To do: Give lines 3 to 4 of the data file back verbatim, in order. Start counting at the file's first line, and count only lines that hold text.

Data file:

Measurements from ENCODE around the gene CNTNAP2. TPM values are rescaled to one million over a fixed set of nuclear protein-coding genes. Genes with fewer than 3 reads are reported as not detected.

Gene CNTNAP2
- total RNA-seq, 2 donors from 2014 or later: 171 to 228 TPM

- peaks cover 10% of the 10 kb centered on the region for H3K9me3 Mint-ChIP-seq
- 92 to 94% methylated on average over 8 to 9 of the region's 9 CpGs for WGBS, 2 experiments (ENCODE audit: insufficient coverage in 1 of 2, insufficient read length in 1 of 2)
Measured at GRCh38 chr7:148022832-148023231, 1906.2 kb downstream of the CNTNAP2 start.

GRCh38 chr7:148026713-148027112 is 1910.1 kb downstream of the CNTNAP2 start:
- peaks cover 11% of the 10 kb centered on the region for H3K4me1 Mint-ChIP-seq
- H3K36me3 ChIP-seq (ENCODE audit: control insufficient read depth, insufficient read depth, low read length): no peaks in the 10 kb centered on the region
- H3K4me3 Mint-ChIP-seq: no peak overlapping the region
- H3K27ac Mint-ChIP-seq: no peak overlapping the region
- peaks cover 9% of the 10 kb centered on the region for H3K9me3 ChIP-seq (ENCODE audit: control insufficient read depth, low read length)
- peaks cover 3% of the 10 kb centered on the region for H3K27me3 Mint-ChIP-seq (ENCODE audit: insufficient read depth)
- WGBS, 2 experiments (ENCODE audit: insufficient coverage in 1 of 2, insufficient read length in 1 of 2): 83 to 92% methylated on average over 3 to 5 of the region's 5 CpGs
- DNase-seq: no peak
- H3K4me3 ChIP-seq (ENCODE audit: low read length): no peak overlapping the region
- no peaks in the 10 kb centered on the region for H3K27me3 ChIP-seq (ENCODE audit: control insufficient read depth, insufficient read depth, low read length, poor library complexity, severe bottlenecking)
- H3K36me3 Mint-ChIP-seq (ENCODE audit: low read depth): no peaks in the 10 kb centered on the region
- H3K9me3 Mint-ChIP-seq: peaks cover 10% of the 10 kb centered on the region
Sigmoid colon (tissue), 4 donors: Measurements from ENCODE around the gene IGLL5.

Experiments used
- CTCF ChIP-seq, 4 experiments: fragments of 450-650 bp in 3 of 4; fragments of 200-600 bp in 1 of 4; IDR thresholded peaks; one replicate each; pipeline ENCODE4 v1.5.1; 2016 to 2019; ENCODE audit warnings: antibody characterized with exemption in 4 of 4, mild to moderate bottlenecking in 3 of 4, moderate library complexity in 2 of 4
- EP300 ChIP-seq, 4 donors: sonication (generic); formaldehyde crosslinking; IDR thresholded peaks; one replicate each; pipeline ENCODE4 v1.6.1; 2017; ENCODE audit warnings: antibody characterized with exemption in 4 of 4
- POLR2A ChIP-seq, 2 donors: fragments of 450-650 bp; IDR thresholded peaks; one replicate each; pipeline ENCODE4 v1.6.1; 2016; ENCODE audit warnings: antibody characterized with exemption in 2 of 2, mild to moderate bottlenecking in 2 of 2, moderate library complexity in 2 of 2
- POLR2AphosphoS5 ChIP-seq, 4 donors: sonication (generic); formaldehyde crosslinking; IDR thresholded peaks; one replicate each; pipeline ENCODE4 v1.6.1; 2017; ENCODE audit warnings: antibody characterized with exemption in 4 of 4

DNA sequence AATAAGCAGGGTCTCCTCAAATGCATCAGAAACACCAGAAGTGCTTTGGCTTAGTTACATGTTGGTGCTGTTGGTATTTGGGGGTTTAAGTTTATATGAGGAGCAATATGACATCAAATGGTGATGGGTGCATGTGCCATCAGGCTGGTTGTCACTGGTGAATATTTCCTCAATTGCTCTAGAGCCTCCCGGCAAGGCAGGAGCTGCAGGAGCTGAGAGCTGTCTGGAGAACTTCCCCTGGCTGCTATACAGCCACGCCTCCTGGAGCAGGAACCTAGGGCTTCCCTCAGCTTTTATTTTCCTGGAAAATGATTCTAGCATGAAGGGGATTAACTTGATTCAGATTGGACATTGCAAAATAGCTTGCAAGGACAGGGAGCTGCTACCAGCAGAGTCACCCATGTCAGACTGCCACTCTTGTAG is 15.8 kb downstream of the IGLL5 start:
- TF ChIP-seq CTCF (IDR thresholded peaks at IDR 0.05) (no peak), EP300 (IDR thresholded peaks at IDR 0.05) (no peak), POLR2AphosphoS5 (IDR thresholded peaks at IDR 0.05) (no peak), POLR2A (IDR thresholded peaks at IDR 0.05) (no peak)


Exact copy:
- total RNA-seq, 2 donors from 2014 or later: 171 to 228 TPM

- peaks cover 10% of the 10 kb centered on the region for H3K9me3 Mint-ChIP-seq